[…] As for the events of the 15th, I will leave them unnoticed. The outbreak is over now, and I have no right to condemn it, since it is put down; and I will abstain from passing any remark upon the men who brought it about, and with whom we have no sympathy. But I can tell you that, when I learned from the crowd that strange mixture of names uttered in defiance of the future, I went back home fully determined not to risk one single hair of my head for such men as Raspail, Cabet, or Blanqui. So long as their names are inscribed upon our banner I will hold aloof. They are but pedants and theocrats. I will not be subjected to individual whims, and will exile myself the day we commit the mistake of placing them in power. […]
But my conscience is timid and my scruples go far whenever he question is to advise and stir the masses in the streets. There is no doctrine too new or too rash; but action is not to be resorted to without careful consideration. Like a man, I understand the emotion of the struggle and the attraction of the fight. In my youth, I would have followed the devil himself, had he given the word to fire. But I have learned so many things since, that I much fear the morrow of a victory. Are we ripe for a good reckoning with God and men? I say we, because I cannot, in my mind, separate our cause from the people’s. And then! the people are not ready, and too much urging retards their progress; that seems a rather illogical fact, but facts are so seldom logical! Yet that is a very true fact, and far more obvious in the provinces than in Paris.
Barbès is a hero, he reasons like a saint, that is, very falsely in a wordly point of view. I love him tenderly, and do not know how to take his defence, because I cannot admit that, on that deplorable day of the 15th, he had right on his side in the name of the people. Those who were called factious were, indeed, more so than most people think. In a political sense there were less so than the National Assembly itself; but in a moral and intellectual sense they were factious without a doubt.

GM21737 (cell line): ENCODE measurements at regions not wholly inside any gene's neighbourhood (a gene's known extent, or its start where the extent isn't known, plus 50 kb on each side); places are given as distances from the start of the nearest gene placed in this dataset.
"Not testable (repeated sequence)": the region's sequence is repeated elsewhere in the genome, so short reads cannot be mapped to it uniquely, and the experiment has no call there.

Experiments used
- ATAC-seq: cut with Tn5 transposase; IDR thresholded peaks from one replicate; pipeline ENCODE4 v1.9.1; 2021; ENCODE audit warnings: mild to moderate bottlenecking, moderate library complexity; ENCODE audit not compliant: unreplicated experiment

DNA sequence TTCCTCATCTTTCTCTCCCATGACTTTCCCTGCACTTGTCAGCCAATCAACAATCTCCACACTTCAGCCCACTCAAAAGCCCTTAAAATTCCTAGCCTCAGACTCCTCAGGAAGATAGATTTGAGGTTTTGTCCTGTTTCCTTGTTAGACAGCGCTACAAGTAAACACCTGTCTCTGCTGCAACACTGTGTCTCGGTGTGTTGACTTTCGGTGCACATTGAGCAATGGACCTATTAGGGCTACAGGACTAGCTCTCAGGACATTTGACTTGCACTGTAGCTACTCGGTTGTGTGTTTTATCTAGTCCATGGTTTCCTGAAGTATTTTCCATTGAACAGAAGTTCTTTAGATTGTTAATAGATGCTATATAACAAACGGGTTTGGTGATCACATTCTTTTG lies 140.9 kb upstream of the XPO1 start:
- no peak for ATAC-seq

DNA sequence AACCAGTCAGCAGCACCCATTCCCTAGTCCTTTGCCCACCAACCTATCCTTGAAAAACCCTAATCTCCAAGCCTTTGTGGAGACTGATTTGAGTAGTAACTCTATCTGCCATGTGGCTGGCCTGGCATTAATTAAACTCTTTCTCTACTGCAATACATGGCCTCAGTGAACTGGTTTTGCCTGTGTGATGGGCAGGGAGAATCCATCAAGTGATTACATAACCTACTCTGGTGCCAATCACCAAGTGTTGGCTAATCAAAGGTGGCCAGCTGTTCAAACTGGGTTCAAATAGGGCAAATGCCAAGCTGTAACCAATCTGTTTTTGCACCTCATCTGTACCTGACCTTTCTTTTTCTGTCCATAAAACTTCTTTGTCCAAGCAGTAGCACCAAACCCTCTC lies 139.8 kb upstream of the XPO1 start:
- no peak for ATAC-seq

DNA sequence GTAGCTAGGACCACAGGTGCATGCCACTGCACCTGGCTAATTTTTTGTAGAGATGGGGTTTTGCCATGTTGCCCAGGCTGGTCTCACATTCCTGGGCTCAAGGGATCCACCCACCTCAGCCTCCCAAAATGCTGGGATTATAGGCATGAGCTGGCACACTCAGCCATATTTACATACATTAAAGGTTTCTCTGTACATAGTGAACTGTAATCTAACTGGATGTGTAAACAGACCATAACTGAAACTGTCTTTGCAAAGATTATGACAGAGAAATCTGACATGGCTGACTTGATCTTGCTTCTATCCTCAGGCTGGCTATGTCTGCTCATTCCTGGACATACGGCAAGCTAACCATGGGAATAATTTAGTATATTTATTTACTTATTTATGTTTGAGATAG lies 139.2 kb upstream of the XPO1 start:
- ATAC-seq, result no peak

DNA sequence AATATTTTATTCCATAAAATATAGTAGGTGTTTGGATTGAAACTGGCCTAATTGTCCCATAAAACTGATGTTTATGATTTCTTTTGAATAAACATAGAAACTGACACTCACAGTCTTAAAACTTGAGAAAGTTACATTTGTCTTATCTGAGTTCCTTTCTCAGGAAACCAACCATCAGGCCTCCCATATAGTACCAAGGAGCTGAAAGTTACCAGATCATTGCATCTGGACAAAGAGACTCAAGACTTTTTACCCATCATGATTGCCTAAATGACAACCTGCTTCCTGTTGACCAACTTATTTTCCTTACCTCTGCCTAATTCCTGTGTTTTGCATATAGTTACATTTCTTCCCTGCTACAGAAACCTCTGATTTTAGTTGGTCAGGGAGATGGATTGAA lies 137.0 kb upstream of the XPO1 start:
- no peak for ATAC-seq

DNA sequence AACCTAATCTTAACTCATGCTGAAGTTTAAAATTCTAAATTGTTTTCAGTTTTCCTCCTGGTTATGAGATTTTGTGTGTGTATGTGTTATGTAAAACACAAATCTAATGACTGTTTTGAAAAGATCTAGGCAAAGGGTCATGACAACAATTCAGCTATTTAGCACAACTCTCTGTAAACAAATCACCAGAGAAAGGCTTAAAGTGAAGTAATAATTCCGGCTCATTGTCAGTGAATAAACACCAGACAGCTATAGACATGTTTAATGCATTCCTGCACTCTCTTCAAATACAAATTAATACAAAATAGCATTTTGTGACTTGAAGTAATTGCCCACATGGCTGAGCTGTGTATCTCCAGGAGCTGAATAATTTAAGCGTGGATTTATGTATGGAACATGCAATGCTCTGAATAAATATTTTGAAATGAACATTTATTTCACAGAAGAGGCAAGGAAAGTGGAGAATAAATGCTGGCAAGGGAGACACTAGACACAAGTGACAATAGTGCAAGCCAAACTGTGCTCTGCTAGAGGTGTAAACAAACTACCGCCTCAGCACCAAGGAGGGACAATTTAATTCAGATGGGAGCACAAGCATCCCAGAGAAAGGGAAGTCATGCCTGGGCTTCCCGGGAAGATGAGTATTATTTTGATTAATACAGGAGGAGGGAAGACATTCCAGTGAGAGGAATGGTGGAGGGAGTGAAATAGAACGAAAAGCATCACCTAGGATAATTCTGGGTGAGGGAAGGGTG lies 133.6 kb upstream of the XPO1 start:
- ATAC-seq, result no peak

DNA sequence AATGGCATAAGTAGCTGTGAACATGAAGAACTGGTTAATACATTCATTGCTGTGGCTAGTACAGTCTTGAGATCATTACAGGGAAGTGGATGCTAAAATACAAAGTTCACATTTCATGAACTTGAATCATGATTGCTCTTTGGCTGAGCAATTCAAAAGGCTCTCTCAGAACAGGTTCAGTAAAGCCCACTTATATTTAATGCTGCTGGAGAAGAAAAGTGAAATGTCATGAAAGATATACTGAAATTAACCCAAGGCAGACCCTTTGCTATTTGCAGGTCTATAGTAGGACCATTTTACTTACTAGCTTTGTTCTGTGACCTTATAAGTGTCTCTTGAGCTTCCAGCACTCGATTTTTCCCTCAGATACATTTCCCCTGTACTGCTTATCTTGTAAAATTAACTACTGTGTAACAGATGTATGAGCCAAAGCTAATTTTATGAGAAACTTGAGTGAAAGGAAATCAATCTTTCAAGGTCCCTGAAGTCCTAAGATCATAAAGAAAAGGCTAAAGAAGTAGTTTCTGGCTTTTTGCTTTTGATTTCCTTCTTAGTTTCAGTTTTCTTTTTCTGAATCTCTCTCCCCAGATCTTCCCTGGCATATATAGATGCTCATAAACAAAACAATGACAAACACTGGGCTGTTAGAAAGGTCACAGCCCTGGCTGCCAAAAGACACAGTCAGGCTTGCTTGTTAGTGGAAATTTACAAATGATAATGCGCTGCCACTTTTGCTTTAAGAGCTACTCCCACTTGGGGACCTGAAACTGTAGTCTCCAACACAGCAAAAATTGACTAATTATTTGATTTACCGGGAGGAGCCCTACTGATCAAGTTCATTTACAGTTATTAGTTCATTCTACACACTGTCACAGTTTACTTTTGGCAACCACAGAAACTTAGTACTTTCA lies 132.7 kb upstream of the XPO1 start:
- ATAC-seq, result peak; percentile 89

Through surprise, audacity (and even force, had they been able to resort to it), they wished to impose upon the people an idea which the people have not yet accepted. They would have established, not the law of fraternity of Jesus, but that of Mahomet. Instead of religion, we should have had fanaticism. It is not thus that true ideas gain adherents. Three months after such a philosophical usurpation we would have been, not Republicans, but Cossacks. Even supposing those sectarians to have mustered 10,000 men each, and the exaltation of their united numbers to have sufficed to hold Paris during a few weeks against the provinces, would, I ask, those sectarians have supported one another? Would Blanqui have submitted himself to Barbès? Would Leroux have tolerated Cabet? Would you yourself have been accepted by Raspail? What a struggle there would have been in the midst of that impossible association! You would have been led into more blunders that the Provisional Government; you could not have succeeded in calling together an Assembly, and would have found yourselves already entangled with Europe. […]
Correspondance Volume III: 1848-1853. Paris: Calmann Lévy, 1883, 341.
A Joseph Mazzini, A Londres, Nohant 23 mai 1852.
[…] Quant à Blanqui, je ne connais pas celui-là, et je déclare que je n’ai jamais lu une seule ligne de lui. Je n’ai donc pas le droit d’en parler. Je ne le connais que par quelques partisans de ses principes qui prêchent une république forcenée, des actes de rigueur effroyables, quelque chose de cent fois plus dictatorial, arbitraire et antihumain que ce que nous subissons aujourd’hui. Est-ce là la pensée de Blanqui? est-ce une fausse interprétation donnée par ses adeptes? Avant de juger Blanqui, je voudrais le lire ou l’entendre; ne le connaissant que par des on dit, je ne me permettrais jamais de le traduire devant l’opinion socialiste ou non socialiste. J’ignore si vous êtes mieux renseigné que moi. Mais, s’il est homme d’action, de combat et de conspiration comme on le dit, qu’il soit ou non socialiste, vous ne devez pas le renier comme combattant, vous qui voulez des combattants avant tout. […]
‘Une lettre à George Sand de Mlle Leroyer de Chantepie’. 16 March 1872.
[…] Quant à Blanqui, je ne connais rien de ses opinions, mais instinctivement, il m’a toujours été antipathique. Je ne suis point étonnée de la répulsion qu’il inspirait à Barbès. Il paraît cependant que Blanqui n’a été que le prétexte et la cause involontaire des derniers malheurs. […]